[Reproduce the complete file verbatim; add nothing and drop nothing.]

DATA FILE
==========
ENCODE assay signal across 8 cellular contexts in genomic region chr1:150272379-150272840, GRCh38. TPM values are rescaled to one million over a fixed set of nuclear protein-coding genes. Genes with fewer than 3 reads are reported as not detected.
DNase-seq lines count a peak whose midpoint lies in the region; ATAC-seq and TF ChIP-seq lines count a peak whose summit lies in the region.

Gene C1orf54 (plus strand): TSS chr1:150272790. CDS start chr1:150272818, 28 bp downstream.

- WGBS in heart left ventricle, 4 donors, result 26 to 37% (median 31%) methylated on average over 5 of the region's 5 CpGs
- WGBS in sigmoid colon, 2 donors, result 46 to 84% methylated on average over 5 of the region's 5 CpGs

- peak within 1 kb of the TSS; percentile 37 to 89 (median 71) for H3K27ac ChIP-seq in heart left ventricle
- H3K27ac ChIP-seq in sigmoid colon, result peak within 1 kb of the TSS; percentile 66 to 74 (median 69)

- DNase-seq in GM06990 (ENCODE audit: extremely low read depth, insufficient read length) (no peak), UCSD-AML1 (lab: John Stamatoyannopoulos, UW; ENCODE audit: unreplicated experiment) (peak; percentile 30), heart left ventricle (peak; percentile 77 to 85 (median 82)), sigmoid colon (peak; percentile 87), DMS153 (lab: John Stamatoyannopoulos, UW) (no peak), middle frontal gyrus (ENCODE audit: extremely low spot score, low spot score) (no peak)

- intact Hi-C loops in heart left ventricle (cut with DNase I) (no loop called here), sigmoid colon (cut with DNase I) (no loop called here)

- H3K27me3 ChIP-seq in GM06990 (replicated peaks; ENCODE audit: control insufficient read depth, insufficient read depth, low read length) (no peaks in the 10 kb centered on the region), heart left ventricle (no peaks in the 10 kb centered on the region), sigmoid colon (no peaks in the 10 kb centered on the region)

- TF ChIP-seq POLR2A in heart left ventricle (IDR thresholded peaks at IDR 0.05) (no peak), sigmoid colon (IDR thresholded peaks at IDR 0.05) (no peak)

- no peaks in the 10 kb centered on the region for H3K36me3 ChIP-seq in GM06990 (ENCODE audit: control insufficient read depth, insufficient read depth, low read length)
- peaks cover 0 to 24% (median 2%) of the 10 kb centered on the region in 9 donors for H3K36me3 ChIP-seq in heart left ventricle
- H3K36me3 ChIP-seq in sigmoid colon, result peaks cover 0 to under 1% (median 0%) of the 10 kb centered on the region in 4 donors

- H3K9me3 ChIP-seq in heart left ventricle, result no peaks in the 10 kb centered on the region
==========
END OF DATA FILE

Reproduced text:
ENCODE assay signal across 8 cellular contexts in genomic region chr1:150272379-150272840, GRCh38. TPM values are rescaled to one million over a fixed set of nuclear protein-coding genes. Genes with fewer than 3 reads are reported as not detected.
DNase-seq lines count a peak whose midpoint lies in the region; ATAC-seq and TF ChIP-seq lines count a peak whose summit lies in the region.

Gene C1orf54 (plus strand): TSS chr1:150272790. CDS start chr1:150272818, 28 bp downstream.

- WGBS in heart left ventricle, 4 donors, result 26 to 37% (median 31%) methylated on average over 5 of the region's 5 CpGs
- WGBS in sigmoid colon, 2 donors, result 46 to 84% methylated on average over 5 of the region's 5 CpGs

- peak within 1 kb of the TSS; percentile 37 to 89 (median 71) for H3K27ac ChIP-seq in heart left ventricle
- H3K27ac ChIP-seq in sigmoid colon, result peak within 1 kb of the TSS; percentile 66 to 74 (median 69)

- DNase-seq in GM06990 (ENCODE audit: extremely low read depth, insufficient read length) (no peak), UCSD-AML1 (lab: John Stamatoyannopoulos, UW; ENCODE audit: unreplicated experiment) (peak; percentile 30), heart left ventricle (peak; percentile 77 to 85 (median 82)), sigmoid colon (peak; percentile 87), DMS153 (lab: John Stamatoyannopoulos, UW) (no peak), middle frontal gyrus (ENCODE audit: extremely low spot score, low spot score) (no peak)

- intact Hi-C loops in heart left ventricle (cut with DNase I) (no loop called here), sigmoid colon (cut with DNase I) (no loop called here)

- H3K27me3 ChIP-seq in GM06990 (replicated peaks; ENCODE audit: control insufficient read depth, insufficient read depth, low read length) (no peaks in the 10 kb centered on the region), heart left ventricle (no peaks in the 10 kb centered on the region), sigmoid colon (no peaks in the 10 kb centered on the region)

- TF ChIP-seq POLR2A in heart left ventricle (IDR thresholded peaks at IDR 0.05) (no peak), sigmoid colon (IDR thresholded peaks at IDR 0.05) (no peak)

- no peaks in the 10 kb centered on the region for H3K36me3 ChIP-seq in GM06990 (ENCODE audit: control insufficient read depth, insufficient read depth, low read length)
- peaks cover 0 to 24% (median 2%) of the 10 kb centered on the region in 9 donors for H3K36me3 ChIP-seq in heart left ventricle
- H3K36me3 ChIP-seq in sigmoid colon, result peaks cover 0 to under 1% (median 0%) of the 10 kb centered on the region in 4 donors

- H3K9me3 ChIP-seq in heart left ventricle, result no peaks in the 10 kb centered on the region